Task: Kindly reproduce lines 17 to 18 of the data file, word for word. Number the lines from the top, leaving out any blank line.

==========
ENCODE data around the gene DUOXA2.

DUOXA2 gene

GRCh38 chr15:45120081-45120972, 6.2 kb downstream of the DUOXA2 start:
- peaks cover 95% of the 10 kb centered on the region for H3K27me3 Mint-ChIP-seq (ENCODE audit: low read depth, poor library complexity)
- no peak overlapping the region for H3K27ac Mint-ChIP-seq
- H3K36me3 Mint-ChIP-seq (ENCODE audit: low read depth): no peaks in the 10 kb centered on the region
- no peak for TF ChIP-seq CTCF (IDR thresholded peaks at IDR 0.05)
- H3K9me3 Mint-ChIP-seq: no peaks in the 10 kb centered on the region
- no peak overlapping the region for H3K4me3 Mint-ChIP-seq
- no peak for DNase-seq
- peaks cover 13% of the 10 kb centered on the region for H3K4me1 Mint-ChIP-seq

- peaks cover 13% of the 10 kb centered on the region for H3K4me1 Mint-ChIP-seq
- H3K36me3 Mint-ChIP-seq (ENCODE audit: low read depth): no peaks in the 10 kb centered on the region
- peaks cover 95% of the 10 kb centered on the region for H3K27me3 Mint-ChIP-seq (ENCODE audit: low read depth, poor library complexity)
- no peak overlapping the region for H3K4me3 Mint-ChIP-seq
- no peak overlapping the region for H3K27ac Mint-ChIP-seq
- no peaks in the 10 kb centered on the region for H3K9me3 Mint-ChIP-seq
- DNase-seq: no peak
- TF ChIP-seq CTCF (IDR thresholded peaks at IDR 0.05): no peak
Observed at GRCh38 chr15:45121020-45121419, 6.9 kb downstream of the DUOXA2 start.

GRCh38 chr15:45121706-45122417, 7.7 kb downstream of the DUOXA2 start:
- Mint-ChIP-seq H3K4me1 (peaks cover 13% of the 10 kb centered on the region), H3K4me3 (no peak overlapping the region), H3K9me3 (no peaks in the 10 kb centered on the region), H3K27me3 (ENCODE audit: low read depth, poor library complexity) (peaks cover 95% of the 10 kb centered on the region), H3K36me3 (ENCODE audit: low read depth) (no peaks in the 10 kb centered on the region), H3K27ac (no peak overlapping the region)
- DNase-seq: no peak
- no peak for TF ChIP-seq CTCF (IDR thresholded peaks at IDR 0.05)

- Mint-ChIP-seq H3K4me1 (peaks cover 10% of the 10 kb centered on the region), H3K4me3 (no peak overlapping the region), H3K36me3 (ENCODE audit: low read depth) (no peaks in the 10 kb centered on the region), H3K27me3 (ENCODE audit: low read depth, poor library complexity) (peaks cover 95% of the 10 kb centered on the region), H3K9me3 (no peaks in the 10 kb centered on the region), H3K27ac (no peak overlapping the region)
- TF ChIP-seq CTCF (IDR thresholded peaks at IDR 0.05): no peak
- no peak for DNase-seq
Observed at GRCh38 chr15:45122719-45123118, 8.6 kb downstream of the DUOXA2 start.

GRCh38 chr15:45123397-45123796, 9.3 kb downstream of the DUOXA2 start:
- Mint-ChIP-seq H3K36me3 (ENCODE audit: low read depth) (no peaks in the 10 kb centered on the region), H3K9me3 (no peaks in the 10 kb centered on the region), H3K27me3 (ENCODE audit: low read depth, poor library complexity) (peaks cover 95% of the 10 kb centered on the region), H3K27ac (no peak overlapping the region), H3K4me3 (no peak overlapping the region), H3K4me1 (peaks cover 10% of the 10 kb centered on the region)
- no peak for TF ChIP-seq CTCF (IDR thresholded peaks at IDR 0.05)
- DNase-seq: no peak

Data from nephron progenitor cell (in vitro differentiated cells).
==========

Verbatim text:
- no peaks in the 10 kb centered on the region for H3K9me3 Mint-ChIP-seq
- DNase-seq: no peak